It also led me to do some thinking about my identity and the appropriate way to express my whakapapa. I have a little Māori blood in me, but I know little nothing really of the specifics of that whakapapa beyond the iwi those tupuna belonged to. I felt it appropriate to identify with the waka of those iwi, as the first vehicle in which my blood arrived in Aotearoa, but not to adopt the maunga or awa/moana of those tribes because having grown up far from those lands, I do not belong to that landscape. I instead chose the significant landmarks from my childhood in the Piako – Mt Te Aroha and the Waihou.

Although it’s only been 2 days, I feel like I’m getting a good handle on the structures and systems of HPSS in a general sense. I can tell there is a lot to learn, but so far colleagues have been very good at avoiding overwhelming us with information and prioritising the most important things to begin with.

Next week we will have individual meetings with ākonga from our learning hubs and their parents. It’s great to start the year with an opportunity to meet parents and begin building strong relationships. I’ll talk more about learning hubs, pastoral care and the dispositional focus of the HPSS curriculum in oncoming posts.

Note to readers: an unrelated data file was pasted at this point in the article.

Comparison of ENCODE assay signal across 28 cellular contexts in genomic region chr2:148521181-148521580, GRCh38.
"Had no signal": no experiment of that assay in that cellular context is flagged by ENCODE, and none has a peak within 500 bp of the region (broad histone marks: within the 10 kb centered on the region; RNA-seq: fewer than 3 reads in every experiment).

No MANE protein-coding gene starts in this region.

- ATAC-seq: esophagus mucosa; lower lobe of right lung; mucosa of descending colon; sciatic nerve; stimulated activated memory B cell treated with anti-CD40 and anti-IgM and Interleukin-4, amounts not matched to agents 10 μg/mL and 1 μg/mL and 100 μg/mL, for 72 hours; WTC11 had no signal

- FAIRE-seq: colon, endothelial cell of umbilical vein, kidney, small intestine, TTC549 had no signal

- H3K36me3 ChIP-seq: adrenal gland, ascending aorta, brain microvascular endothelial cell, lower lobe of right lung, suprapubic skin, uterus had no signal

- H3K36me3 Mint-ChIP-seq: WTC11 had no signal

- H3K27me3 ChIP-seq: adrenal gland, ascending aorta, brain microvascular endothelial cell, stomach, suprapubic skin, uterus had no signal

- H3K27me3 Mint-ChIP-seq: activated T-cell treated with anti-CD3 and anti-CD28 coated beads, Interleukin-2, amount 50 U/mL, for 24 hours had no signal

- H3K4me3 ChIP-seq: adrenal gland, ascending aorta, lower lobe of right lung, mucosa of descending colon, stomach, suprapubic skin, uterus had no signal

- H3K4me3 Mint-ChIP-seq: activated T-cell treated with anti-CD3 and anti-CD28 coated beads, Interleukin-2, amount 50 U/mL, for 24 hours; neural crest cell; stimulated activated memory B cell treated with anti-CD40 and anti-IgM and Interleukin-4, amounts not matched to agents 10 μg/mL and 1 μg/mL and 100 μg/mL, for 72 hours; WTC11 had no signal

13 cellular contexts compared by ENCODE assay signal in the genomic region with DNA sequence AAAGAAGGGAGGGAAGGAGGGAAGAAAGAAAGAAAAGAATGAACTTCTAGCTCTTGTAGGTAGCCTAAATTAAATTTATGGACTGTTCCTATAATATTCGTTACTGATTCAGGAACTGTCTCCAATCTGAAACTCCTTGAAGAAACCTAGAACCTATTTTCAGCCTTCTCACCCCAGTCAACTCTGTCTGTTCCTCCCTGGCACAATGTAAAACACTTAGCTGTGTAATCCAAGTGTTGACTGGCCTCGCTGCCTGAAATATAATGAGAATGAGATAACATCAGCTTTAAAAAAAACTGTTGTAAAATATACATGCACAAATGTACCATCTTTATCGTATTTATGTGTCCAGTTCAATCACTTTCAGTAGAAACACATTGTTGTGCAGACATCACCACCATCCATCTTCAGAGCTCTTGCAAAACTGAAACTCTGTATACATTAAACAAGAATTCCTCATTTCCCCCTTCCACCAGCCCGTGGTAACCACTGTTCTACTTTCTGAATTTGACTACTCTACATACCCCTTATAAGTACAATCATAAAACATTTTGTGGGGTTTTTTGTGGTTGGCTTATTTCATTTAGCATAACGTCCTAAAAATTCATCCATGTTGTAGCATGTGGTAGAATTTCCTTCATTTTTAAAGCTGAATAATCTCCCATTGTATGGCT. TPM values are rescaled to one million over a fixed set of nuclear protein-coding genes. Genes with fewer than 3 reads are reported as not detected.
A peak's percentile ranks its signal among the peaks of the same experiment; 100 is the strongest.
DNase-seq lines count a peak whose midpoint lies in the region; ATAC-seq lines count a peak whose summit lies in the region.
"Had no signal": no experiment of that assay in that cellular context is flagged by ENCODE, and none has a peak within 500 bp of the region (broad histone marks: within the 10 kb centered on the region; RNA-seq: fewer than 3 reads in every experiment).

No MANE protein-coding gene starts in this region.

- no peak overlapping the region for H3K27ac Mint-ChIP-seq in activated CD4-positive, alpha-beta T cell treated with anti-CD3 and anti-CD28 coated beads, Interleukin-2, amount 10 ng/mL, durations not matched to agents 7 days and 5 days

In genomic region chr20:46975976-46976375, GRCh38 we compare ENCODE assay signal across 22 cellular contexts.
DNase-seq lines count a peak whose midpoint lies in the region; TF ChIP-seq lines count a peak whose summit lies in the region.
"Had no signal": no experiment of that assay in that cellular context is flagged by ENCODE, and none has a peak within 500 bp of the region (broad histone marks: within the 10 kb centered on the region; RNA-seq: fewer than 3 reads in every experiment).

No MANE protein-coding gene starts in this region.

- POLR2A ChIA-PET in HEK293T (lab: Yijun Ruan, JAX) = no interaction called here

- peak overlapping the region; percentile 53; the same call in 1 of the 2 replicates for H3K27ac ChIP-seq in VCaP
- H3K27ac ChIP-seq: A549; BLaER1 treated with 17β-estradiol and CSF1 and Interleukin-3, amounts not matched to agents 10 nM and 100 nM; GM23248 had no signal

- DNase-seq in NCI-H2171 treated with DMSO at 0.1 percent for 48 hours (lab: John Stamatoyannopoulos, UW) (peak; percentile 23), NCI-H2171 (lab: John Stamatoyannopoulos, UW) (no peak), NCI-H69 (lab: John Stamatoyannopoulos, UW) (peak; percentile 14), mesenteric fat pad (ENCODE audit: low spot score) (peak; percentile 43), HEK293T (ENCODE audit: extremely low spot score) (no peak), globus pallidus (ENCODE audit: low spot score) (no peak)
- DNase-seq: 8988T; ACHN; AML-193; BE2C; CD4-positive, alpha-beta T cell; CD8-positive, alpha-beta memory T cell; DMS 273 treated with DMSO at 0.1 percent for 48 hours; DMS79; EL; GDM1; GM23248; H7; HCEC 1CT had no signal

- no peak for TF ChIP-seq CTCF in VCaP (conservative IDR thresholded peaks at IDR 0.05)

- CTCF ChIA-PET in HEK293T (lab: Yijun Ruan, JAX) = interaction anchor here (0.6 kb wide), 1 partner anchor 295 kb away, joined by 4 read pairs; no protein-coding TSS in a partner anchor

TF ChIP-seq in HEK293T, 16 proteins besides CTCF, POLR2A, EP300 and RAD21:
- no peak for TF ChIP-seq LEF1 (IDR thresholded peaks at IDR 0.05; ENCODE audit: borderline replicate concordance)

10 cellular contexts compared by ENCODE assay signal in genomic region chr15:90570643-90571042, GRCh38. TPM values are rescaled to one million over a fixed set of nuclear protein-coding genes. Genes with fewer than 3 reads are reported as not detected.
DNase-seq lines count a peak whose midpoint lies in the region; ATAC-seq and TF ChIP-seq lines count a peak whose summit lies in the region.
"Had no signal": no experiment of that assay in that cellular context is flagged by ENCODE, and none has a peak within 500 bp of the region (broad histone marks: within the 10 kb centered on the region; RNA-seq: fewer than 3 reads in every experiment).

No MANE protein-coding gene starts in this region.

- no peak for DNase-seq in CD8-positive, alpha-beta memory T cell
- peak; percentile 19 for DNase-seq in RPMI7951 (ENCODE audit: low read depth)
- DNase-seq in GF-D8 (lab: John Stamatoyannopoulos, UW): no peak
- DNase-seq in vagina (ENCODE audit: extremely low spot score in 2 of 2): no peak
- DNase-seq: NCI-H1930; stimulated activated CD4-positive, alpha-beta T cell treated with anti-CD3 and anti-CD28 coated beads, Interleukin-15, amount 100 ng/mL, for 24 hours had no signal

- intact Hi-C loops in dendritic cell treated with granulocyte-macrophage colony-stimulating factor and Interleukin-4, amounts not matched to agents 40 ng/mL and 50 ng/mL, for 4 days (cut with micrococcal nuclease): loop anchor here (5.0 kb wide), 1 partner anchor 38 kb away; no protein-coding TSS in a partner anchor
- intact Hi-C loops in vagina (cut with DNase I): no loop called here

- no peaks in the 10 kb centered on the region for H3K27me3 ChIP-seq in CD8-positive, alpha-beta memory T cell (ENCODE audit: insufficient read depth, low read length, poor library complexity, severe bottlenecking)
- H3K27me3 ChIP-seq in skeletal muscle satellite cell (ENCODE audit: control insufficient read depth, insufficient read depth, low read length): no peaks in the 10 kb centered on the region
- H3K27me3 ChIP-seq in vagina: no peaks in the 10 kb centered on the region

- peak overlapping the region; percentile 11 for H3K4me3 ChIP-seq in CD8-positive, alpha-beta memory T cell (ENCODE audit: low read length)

It’s been a great first week and I look forward to the next…

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identity part 2: emergence, confidence

In my first post on the HPSS term 1 theme of identity, I went over my conception of the basis for consciousness, which is the vital core of one’s identity but is only a fraction of one’s self. A biological learning system awaiting input.

It is the input that creates identity, emerging gradually through the years and through billions of minuscule interactions with the world and other people. Learning is not only what our brains were made to do, it is literally what makes us who we are. We begin in the womb and we can’t help it.